Town of Truckee council agrees with staff cannabis recommendation
After a 10-month period of discussion and debate about Truckee’s options to regulate marijuana, town staffers recommended Tuesday, Oct. 24, that cannabis and related products be made available for adults and medicinal use by delivery service only.
Along with this policy, staffers directed the Truckee Town Council issue an interim moratorium ordinance, which would temporarily prohibit all commercial cannabis operations in the town starting on Jan. 1, 2018.
The recommendation also noted that cannabis facilities needed for delivery services be located 1,000 feet from all schools, day care facilities, and parks, and also be restricted from downtown districts, with the exception of downtown manufacturing. The recommendations were made during an evening council meeting at town hall.
“Nobody I have met within this industry is interested in this falling into the hands of a 16 year old with a fake ID,” said Town of Truckee Police Department Chief Robert Leftwich.
During public comment, many people expressed concern that the recommended restrictions did not leave enough realistic possibilities for cannabis businesses to successfully operate, and that a delivery service method had more potential danger than a storefront.
Storefront cannabis dispensaries would have security cameras, security guards, and an established facility, which might be safer than a delivery service where they would only have a car that could potentially carry large amounts of cash and product.
“By having a storefront that we can point to, and saying there’s a time and a place and it looks like that, and if it doesn’t it’s wrong, we’re able to give parents and educators and schools more tools to distinguish what is and isn’t appropriate,” said Truckee Mayor Morgan Goodwin.
“I just don’t think making it as invisible as possible, which is our current strategy, is going to work.”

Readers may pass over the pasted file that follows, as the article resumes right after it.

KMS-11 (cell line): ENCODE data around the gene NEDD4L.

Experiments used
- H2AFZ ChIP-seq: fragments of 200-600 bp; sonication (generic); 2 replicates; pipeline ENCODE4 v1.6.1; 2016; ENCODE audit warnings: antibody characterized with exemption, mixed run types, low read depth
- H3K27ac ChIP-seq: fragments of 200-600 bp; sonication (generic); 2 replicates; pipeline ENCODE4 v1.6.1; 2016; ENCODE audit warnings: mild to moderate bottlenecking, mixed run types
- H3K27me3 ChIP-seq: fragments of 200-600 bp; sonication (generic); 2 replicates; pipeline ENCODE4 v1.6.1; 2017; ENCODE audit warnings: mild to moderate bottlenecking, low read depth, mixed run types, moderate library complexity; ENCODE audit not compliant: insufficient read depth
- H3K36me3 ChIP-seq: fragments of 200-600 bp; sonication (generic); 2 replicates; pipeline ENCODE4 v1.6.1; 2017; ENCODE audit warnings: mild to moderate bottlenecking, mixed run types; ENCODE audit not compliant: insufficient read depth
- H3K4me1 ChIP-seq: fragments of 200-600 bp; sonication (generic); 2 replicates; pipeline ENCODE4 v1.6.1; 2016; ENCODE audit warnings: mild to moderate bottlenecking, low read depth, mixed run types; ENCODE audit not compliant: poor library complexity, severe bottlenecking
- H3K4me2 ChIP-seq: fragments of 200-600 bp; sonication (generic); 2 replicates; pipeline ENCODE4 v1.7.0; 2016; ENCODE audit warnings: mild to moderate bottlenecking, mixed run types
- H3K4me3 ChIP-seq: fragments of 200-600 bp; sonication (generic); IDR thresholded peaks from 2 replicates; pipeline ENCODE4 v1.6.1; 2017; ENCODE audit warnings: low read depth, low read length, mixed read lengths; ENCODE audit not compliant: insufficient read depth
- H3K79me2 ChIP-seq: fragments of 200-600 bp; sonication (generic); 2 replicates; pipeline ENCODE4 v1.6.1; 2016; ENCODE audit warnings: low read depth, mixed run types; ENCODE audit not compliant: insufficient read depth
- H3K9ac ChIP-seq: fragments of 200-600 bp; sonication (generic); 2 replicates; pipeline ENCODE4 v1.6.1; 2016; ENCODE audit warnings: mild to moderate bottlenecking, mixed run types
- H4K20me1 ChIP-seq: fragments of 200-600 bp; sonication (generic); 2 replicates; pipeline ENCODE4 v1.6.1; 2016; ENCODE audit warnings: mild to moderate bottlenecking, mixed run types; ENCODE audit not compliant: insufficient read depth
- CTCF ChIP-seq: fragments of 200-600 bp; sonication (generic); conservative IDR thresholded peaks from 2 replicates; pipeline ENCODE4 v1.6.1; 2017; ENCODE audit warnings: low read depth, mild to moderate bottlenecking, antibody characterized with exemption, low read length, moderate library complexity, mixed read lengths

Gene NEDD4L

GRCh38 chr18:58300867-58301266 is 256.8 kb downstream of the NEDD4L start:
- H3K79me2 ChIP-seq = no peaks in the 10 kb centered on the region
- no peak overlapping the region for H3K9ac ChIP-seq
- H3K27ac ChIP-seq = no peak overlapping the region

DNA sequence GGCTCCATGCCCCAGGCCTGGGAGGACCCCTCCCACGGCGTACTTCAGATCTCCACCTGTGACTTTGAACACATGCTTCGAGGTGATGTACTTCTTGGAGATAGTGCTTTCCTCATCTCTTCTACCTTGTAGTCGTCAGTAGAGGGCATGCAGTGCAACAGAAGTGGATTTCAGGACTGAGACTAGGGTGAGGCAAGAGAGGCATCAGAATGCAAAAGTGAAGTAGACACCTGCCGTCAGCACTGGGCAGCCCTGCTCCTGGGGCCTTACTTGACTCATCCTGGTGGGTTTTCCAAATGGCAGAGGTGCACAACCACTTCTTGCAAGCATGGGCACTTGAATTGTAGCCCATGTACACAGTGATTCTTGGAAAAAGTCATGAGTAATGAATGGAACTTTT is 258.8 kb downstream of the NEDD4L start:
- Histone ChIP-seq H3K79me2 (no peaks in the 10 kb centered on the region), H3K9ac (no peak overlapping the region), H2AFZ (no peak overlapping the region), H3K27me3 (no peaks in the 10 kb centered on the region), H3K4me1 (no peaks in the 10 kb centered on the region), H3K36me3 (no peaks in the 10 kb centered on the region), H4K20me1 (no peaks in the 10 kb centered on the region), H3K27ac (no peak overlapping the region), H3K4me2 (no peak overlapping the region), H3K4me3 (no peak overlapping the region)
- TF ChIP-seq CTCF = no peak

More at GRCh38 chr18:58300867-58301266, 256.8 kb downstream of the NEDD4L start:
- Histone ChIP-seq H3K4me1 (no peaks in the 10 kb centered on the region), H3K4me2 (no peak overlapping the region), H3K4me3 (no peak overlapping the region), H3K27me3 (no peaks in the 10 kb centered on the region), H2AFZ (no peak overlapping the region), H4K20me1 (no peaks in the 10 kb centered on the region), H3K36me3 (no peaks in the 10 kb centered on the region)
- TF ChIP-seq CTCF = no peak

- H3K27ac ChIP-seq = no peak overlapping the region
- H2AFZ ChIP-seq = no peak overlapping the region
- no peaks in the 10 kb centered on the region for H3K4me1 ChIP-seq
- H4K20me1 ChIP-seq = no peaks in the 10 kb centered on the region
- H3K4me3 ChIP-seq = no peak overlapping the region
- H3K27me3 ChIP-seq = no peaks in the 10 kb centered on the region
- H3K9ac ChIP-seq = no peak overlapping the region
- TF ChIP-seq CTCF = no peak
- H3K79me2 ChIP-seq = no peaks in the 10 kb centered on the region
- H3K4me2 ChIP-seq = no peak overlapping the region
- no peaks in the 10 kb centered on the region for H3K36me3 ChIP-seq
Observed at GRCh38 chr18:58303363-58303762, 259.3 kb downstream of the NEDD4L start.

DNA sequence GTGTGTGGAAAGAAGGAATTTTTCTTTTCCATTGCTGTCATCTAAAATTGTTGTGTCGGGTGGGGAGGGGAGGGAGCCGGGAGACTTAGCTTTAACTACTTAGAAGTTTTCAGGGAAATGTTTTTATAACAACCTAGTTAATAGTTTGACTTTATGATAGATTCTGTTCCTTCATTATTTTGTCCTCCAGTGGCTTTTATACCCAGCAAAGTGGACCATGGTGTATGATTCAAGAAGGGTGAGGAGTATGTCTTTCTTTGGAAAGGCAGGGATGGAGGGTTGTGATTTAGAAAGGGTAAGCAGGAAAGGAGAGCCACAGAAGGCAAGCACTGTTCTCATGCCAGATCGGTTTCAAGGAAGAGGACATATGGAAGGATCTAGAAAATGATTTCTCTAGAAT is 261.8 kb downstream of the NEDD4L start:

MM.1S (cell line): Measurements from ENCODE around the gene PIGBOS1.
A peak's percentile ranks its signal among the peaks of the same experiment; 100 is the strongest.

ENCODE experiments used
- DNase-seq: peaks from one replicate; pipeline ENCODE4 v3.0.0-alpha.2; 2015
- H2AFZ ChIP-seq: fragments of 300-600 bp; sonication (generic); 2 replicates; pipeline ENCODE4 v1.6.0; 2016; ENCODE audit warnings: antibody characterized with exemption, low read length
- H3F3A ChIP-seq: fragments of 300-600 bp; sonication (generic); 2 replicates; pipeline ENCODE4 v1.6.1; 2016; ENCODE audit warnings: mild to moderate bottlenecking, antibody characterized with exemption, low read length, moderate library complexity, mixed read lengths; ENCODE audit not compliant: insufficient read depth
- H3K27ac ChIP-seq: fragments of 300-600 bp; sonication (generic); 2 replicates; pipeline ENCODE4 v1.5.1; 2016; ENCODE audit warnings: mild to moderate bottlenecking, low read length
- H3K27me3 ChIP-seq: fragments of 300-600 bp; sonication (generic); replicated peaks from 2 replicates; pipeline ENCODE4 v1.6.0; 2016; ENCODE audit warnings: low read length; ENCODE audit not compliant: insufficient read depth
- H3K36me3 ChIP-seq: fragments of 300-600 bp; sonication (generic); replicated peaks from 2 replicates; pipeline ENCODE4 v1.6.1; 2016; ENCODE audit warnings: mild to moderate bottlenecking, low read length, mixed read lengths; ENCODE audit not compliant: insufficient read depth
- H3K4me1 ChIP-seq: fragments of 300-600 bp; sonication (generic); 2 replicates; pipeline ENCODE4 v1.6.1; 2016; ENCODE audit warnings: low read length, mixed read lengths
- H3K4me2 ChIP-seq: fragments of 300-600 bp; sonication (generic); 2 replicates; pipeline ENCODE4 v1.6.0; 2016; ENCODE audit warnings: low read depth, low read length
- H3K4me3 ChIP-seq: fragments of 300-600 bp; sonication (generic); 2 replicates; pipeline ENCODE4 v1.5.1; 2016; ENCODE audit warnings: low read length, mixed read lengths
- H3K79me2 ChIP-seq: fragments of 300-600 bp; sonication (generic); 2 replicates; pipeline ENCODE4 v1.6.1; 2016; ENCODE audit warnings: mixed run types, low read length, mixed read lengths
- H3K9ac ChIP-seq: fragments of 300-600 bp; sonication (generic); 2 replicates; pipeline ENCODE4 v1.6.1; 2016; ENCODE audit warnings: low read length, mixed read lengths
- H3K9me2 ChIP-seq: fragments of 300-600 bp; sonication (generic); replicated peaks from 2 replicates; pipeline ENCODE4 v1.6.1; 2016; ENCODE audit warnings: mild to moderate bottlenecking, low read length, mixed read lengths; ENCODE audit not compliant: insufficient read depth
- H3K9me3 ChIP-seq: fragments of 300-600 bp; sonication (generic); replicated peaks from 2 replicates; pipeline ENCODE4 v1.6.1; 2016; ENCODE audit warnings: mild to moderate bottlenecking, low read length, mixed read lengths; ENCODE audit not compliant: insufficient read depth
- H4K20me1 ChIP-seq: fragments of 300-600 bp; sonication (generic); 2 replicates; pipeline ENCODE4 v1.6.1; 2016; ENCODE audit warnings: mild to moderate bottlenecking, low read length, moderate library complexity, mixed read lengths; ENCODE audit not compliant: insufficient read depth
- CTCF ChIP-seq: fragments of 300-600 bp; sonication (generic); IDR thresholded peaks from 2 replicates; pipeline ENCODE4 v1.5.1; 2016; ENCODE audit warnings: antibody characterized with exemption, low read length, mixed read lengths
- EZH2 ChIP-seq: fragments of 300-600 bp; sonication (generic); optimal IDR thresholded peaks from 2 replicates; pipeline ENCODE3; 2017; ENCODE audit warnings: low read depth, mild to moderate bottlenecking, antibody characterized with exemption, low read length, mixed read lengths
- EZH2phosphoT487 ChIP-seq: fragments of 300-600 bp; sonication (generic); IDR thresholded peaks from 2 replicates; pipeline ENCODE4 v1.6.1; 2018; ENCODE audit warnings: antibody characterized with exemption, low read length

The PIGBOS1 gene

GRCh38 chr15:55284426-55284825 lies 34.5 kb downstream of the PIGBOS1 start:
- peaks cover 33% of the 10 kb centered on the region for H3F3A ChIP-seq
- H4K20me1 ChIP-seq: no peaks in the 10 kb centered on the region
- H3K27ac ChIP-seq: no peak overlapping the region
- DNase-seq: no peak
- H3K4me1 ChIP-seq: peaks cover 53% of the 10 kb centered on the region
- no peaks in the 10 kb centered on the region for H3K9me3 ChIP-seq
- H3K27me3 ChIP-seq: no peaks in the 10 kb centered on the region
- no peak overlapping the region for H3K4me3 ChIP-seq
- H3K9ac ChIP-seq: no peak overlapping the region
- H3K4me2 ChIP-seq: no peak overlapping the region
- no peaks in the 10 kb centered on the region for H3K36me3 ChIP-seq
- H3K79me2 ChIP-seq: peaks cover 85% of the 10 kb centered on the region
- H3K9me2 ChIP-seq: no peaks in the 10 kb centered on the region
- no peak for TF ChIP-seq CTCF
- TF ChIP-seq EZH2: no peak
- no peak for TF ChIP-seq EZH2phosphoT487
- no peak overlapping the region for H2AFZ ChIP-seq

Goodwin and council member Patrick Flora agreed with the safety concerns of the public, while other council members Jessica Abrams, David Tirman, and Vice Mayor Carolyn Wallace Dee voiced concern about issues, such as identification checks, taxation, and unregistered day care centers that are not represented in the 1,000 foot buffer.
“In regards to the buffer, I’m fine with 600 (feet), I’m fine with 1,000. I mean if you think about 1,000 feet, if you go from here to the rock (in downtown), you’ve got three dispensaries. There’s not a lack of land,” Wallace Dee said.
“I think the more important thing to the buffer zone is what we’re putting there. Are we putting a warehouse for home delivery, or are we putting a retail operation that’s open to the public?”
After 3.5 hours spent solely on the topic of cannabis, the council decided to accept the staff’s recommendation and wave the rest of the night’s agenda discussion topics.
Kelsie Longerbeam is the news, business and environment reporter for the Sierra Sun and North Lake Tahoe Bonanza. She can be contacted at firstname.lastname@example.org or 530-550-2653. Follow her on Facebook, and Twitter and Instagram @kelsielongerbm.
Support Local Journalism
Support Local Journalism
Readers around the Lake Tahoe Basin and beyond make the Tahoe Tribune's work possible. Your financial contribution supports our efforts to deliver quality, locally relevant journalism.
Now more than ever, your support is critical to help us keep our community informed about the evolving coronavirus pandemic and the impact it is having locally. Every contribution, however large or small, will make a difference.
Your donation will help us continue to cover COVID-19 and our other vital local news.
Start a dialogue, stay on topic and be civil.
If you don't follow the rules, your comment may be deleted.
User Legend: Moderator Trusted User